Accidental Locavore Grilled Eggplant ParmAlthough it’s not a terribly difficult dish, the Accidental Locavore was experimenting with a simpler eggplant parm. Instead of breading and frying the eggplant, I opted for peeling it, slicing it thinly and grilling it. It’s still not a low-calorie dish, but slightly less of a fat delivery system…This makes about 4 servings:Accidental Locavore Grated Mozzarella

  • 2 medium-sized Italian eggplants, peeled and sliced ¼” thick
  • 1/3 cup olive oil, plus more for greasing the pan
  • Salt and pepper
  • 1 small ball fresh mozzarella, grated (about ½ pound)
  • Grated Parmesan
  • 2 cups of your favorite tomato sauce
  • Fresh basil

 

Accidental Locavore Grilled Eggplant SlicesHeat a grill (or grill pan) to medium-high heat. Put the olive oil, salt and pepper in a large bowl, add the eggplant and toss gently until well-coated. Grill the eggplant for about 2-3 minutes a side, until it’s browned and tender.

Accidental Locavore Finished Eggplant ParmPreheat the oven to 350°. Lightly grease a gratin pan with the olive oil. Coat the bottom of the pan with tomato sauce. Add a layer of eggplant and top with mozzarella. Sprinkle with Parmesan and 4-5 basil leaves. Repeat with the tomato sauce, eggplant, mozzarella, Parmesan and basil. You should get 2-3 layers depending on the size of your pan. Top with more tomato sauce, mozzarella, Parmesan and your best-looking basil leaves. Bake for about 20 minutes, until the cheese is melted and starting to brown and the eggplant is warmed through. Serve and enjoy!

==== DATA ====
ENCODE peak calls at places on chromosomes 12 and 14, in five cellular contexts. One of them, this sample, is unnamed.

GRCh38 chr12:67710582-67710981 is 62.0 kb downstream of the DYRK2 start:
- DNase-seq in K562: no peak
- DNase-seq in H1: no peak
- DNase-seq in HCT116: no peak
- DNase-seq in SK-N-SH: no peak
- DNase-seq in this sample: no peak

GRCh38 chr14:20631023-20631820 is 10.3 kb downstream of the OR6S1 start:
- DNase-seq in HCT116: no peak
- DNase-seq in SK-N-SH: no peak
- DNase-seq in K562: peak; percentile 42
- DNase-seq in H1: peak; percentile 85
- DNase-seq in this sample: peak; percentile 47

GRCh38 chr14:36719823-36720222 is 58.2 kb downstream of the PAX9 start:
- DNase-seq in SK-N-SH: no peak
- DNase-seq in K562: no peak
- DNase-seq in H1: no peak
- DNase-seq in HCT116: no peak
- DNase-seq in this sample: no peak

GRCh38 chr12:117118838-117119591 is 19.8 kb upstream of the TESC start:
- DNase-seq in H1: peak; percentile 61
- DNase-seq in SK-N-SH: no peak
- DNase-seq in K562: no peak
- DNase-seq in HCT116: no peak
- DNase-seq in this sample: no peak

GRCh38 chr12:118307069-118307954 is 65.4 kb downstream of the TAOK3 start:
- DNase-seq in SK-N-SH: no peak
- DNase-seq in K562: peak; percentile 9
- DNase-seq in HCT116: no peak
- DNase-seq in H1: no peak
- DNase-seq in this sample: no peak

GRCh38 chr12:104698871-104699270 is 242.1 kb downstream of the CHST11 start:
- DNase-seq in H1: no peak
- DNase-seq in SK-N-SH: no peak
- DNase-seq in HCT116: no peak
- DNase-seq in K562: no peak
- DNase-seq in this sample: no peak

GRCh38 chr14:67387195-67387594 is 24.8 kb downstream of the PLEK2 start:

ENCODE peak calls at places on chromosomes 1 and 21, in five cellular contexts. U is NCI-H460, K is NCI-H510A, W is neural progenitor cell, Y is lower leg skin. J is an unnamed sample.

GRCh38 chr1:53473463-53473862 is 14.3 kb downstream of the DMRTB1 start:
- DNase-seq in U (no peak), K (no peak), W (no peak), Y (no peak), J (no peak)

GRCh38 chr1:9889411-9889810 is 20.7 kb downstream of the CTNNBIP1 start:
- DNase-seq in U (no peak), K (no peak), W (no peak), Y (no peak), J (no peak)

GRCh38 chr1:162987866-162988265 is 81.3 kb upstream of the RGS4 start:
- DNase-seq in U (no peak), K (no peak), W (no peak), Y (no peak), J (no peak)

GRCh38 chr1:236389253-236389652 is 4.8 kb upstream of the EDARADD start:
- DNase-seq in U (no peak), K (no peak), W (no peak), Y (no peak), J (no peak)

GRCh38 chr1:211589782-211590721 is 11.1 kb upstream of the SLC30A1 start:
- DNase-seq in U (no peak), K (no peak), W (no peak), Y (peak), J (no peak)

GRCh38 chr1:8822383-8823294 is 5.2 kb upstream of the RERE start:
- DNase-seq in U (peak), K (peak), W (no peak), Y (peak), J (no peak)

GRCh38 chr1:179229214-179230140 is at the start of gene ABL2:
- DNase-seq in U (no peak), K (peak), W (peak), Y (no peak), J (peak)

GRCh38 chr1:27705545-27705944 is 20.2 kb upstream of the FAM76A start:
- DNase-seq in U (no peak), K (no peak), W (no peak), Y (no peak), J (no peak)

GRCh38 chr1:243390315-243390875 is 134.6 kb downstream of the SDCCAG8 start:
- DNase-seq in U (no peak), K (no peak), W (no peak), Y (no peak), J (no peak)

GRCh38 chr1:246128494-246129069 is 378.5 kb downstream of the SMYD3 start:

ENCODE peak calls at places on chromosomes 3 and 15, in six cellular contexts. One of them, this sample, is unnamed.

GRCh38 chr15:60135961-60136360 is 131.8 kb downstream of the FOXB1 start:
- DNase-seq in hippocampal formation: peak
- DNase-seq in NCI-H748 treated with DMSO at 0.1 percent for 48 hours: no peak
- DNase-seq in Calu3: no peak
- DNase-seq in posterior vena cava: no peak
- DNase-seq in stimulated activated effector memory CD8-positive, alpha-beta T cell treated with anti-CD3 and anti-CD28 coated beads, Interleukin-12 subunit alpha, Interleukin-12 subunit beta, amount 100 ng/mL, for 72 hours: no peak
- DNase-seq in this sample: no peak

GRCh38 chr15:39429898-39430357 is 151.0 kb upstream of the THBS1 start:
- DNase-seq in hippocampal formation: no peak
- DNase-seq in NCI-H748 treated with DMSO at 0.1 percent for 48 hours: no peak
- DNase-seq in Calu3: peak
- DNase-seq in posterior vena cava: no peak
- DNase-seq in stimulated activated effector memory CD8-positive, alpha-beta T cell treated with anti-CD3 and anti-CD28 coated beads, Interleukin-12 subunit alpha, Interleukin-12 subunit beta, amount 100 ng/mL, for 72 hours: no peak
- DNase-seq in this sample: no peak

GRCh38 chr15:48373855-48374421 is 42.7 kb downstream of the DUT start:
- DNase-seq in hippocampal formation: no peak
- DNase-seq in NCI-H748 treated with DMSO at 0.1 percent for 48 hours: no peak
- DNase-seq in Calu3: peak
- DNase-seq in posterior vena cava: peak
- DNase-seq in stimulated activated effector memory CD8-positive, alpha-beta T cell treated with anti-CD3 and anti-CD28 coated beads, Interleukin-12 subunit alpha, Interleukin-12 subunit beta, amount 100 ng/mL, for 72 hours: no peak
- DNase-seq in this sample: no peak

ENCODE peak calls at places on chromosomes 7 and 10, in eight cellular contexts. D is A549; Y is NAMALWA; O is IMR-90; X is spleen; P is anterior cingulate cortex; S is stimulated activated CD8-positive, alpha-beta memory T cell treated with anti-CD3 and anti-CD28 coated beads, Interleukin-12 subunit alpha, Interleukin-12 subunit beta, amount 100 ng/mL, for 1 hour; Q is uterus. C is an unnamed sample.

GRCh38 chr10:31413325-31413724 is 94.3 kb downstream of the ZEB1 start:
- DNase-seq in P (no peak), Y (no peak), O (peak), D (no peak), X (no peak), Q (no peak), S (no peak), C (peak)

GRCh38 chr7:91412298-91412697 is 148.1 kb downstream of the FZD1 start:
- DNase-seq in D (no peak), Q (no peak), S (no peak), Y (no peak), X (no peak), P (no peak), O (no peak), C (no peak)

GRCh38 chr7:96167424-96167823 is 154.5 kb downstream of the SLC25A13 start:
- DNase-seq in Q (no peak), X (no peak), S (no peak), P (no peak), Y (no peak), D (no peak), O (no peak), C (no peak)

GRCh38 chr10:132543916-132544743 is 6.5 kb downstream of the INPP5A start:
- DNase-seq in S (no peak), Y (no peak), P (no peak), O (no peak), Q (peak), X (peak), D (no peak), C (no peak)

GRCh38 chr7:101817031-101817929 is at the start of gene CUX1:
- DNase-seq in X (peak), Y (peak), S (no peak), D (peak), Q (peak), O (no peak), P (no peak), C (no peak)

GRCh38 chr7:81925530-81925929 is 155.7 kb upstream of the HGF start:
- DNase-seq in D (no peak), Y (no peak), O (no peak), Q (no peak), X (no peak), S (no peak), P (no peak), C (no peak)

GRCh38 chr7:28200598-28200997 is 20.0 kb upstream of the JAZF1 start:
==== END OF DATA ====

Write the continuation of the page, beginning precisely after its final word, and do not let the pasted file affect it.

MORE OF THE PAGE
My verdict: A really good version of eggplant parm! While the sauce seemed a little thinner than normal, it may just have been that batch of sauce. I’m not sure if breading the eggplant would act as a thickener on the sauce, but it wasn’t a huge difference and certainly didn’t take away from the flavor or the cheesy goodness. What was different was that I wasn’t frying eggplant forever (and then cleaning up afterwards) – just popped it all on the grill. Doing this also gave me a chance to take all the peelers I’ve been collecting for a test run, so stay tuned for the results – kind of surprising.

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The Zen of Wild Asparagus

by Anne Maxfield on May 4, 2015

Accidental Locavore Wild AsparagusSometimes something simple makes you step back and focus. For the Accidental Locavore, it was hunting wild asparagus in Istria. There, wild asparagus are everywhere, but if you’re not looking you can easily walk past acres of them. Our hunt started in Golaš, by the winery San Tommaso. Accidental Locavore San Tommaso WineryWe got a briefing from Goran and Janja on how to pick them (snap off from just above the ground) and learned that the harpoon-like tool he picked up wasn’t for asparagus, but snakes – never a good sign!